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Editor for the Following Journals

Walter F. de Azevedo Jr., PhD.

"Computational scientists solve tomorrow's problems with yesterday's computers; computer scientists seem to do it the other way around."--anonymous.

I graduated in Physics (BSc in Physics) at University of Sao Paulo (USP) in 1990. I completed a Master Degree in Applied Physics also at USP (1992), working under the supervision of Prof. Yvonne P. Mascarenhas, the founder of crystallography in Brazil. My dissertation was about X-ray crystallography applied to organometallics compounds (De Azevedo et al., 1995). During my Ph.D., I worked under the supervision of Prof. Sung-Hou Kim (University of California, Berkeley. Department of Chemistry), on a split Ph.D. program with a fellowship from Brazilian Research Council (CNPq)(1993-1996). My Ph.D. was about the crystallographic structure of CDK2 (Cyclin-Dependent Kinase 2) (De Azevedo et al., 1996). In 1996, I returned to Brazil. In April 1997, I finished my Ph.D. and moved to Sao Jose do Rio Preto (SP, Brazil) (UNESP) and worked there from 1997 to 2005. In 1997, I started the Laboratory of Biomolecular Systems- Department of Physics-UNESP - São Paulo State University. In 2005, I moved to Porto Alegre/RS (Brazil), where I am now. My current position is the coordinator of the Laboratory of Computational Systems Biology at Pontifical Catholic University of Rio Grande do Sul (PUCRS). My research interests are interdisciplinary with two major emphases: Bio-inspired computing and Computational Systems Biology. I published over 170 scientific papers about protein structures and computer simulation methods applied to the study of biological systems (H-index: 38). These publications have over 5000 citations.   

Published short biographies of Prof. Azevedo.



Research Interests 

 I focus my research on the protein-ligand interaction problem. As a scientific problem, we may address it from different perspectives. In the later 1990s and early 2000s, my goal was on the application of experimental techniques such as X-ray diffraction crystallography and nuclear magnetic resonance (NMR) to determine the three-dimensional structures of biological macromolecules and investigate their interactions with potential binders. In the recent years, I have moved forward to simulate the interactions using molecular docking and creating machine-learning models to assess binding affinity using the atomic coordinates of protein-ligand complexes. My focus is now on the development of programs to evaluate protein-ligand interactions. The most recent progress was the creation of the programs SAnDReS and Taba. SAnDReS is a suite of computational tools to carry out docking simulations and to generate machine-learning models to predict binding affinity. The program Taba was developed to create machine-learning models based on an ensemble of protein structures for complexes involving protein and ligand. Taba considers that we may approach the protein-ligand problem as a spring-mass system, where we approximate the binding affinity using a pseudo-energy equation similar to the equation to calculate the potential energy of a spring-mass system. I successfully applied SAnDReS to study cyclin-dependent kinase, HIV-1 protease, and estrogen receptor. Taba is in the final stage of development, and I use it to study protein targets to generate enzyme-targeted scoring functions for prediction of binding affinity.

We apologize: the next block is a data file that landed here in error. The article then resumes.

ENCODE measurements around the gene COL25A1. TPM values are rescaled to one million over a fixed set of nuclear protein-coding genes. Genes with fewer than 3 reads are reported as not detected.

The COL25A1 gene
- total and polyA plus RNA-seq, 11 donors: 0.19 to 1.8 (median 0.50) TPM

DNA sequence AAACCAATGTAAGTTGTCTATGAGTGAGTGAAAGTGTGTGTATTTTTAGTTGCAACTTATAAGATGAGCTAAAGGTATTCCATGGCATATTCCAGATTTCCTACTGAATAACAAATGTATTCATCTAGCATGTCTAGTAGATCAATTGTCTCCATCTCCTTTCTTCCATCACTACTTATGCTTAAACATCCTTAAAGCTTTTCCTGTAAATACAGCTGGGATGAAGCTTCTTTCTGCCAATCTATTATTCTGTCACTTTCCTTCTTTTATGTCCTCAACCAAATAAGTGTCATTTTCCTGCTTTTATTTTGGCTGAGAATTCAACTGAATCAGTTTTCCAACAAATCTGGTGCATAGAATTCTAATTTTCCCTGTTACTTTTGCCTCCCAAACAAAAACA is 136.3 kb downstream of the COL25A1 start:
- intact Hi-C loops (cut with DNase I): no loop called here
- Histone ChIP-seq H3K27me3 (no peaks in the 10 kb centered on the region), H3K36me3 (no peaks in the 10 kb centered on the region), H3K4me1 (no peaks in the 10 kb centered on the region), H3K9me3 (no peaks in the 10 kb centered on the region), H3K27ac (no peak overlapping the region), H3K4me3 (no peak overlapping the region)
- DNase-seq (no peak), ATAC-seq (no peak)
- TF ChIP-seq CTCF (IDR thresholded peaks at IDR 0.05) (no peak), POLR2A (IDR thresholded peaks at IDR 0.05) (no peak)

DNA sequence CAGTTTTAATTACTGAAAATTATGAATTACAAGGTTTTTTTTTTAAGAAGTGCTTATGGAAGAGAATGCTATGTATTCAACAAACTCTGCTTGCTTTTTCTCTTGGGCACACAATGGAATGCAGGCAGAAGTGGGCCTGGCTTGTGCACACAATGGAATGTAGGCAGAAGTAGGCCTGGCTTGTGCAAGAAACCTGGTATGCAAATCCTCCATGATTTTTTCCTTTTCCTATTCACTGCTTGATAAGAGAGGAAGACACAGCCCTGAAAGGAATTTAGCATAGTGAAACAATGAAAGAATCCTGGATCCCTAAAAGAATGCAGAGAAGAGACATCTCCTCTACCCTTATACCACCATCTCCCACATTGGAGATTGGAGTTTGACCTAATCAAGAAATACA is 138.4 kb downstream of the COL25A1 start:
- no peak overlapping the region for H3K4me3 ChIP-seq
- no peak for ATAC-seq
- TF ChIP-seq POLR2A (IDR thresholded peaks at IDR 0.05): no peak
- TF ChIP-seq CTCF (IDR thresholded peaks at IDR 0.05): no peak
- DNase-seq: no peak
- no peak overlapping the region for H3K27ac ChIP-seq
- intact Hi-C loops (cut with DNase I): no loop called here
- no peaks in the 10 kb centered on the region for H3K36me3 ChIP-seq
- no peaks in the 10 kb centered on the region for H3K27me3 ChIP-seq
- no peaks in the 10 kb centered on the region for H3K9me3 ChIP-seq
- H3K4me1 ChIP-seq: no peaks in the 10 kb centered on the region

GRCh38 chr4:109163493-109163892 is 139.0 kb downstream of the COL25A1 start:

I envisage the problem of protein-ligand interaction as an intersection of the protein sequence space and the chemical space, and I propose to approach these sets as a unique complex system, where the application of computational methodologies could contribute to the creation of specific scoring functions to predict binding affinity. To establish a robust mathematical framework to address this problem, I developed the concept of scoring function space that I use to find an adequate model to predict binding affinity for a biological system of interest. I designed the program SAnDReS as a tool to explore this scoring function space, where through machine learning techniques I build new models to predict binding affinity. One way to think about this approach is considering the experimental binding data and the structures available for a given protein as a system, where through the application of machine learning techniques I generate a computational model tailored to this biological system. In doing so, I give up to find a fit-all-model for all proteins; I address this problem creating a fine-tuned model, that seems reasonable considering the limited amount of experimental data, especially considering the complex structures for which experimental binding affinity is available.

            Also, I expect that as being proteins subject the evolution and being inserted in a complex chemical environment, as found in the biological systems, the application of a targeted machine-learning model is adequate to predict binding affinity.  

                                                            Walter F. de Azevedo Jr., PhD.

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Last Updated on April 11, 2018